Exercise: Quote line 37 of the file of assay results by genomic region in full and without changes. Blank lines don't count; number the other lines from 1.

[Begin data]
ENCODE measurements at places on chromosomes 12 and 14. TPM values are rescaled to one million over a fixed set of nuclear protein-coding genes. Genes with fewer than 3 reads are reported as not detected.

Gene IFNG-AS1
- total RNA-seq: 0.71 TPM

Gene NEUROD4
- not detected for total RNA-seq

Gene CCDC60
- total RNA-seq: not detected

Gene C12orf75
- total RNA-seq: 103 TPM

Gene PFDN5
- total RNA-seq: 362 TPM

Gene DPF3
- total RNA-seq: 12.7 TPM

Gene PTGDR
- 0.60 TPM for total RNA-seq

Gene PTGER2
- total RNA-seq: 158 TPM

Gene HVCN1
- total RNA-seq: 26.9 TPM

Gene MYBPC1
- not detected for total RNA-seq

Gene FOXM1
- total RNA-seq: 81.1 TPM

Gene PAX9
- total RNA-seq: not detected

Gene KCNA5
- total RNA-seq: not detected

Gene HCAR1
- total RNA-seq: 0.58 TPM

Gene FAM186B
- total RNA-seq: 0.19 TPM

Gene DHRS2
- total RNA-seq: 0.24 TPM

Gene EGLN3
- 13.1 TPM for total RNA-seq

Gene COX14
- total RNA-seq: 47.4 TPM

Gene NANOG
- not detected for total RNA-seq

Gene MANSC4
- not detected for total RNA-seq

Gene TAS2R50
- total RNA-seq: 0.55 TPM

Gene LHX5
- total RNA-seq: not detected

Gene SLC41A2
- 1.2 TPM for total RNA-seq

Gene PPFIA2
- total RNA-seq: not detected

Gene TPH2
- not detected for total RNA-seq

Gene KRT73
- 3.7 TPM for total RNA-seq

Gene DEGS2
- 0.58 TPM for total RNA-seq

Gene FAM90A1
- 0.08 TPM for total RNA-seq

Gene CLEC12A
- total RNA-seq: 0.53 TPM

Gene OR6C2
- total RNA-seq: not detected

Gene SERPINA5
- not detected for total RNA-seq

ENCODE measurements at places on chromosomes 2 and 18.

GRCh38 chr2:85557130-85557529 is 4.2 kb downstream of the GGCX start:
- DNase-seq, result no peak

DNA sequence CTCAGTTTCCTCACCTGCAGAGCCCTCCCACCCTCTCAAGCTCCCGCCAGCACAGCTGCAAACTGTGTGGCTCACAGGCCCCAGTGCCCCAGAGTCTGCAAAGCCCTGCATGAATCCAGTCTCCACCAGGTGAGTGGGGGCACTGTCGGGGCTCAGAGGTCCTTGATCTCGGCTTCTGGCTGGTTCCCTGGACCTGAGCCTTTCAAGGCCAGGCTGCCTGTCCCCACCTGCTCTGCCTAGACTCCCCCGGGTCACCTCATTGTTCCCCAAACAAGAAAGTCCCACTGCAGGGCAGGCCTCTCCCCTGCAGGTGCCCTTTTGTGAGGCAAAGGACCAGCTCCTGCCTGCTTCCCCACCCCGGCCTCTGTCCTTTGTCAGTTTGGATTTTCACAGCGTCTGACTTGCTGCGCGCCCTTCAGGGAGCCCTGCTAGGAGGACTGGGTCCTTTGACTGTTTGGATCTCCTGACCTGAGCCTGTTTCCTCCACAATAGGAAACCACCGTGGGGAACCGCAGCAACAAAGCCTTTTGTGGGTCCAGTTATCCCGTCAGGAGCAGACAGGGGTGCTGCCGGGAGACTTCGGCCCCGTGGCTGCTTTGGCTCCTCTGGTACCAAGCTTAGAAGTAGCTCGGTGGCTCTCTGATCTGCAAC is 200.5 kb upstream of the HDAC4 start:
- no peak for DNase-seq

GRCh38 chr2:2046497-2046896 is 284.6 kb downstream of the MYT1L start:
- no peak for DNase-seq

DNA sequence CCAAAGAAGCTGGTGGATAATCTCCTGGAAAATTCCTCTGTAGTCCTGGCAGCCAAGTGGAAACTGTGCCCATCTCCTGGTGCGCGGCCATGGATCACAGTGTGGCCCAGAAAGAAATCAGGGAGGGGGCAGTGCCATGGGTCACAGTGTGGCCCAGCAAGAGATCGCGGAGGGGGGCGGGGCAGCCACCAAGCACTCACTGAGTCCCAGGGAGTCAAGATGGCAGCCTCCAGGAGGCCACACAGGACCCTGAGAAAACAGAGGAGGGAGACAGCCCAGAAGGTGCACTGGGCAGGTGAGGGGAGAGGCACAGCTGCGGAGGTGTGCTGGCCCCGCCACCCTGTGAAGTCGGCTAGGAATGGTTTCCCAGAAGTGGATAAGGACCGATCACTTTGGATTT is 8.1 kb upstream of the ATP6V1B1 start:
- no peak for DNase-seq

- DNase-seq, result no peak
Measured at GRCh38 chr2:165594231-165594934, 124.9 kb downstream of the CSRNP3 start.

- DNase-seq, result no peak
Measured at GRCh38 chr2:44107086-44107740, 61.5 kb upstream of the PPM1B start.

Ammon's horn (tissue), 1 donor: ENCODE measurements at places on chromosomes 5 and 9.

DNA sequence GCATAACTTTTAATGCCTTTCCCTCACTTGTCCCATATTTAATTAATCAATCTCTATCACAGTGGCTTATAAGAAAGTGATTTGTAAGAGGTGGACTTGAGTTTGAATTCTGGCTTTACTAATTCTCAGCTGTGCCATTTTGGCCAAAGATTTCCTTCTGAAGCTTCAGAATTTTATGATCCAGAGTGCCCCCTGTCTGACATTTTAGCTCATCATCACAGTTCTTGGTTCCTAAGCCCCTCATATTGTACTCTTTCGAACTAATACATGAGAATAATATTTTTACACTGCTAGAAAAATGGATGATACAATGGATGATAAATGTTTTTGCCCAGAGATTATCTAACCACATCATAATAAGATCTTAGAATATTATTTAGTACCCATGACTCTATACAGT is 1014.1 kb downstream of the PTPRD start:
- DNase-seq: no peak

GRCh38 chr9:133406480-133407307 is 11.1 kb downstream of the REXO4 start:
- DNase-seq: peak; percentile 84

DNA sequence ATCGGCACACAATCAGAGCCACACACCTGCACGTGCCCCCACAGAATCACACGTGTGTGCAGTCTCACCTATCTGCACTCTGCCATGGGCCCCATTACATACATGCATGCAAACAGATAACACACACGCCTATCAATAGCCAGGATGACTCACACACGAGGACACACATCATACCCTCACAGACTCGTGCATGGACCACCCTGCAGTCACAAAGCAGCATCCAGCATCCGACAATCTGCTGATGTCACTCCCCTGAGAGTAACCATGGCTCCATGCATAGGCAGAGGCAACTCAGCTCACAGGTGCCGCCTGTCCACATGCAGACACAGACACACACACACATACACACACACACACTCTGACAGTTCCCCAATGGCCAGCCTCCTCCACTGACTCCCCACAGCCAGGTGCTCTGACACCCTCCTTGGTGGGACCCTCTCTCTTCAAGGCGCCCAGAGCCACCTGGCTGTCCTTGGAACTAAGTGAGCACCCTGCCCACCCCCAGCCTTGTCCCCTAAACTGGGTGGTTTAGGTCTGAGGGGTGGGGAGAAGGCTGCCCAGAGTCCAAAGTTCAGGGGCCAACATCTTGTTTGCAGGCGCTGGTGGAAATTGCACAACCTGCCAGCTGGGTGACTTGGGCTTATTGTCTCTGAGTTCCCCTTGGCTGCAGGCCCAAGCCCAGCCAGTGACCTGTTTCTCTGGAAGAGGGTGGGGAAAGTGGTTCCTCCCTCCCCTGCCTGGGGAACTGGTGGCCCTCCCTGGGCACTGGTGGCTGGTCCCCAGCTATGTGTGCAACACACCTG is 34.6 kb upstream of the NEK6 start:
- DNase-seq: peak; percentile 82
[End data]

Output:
- total RNA-seq: 47.4 TPM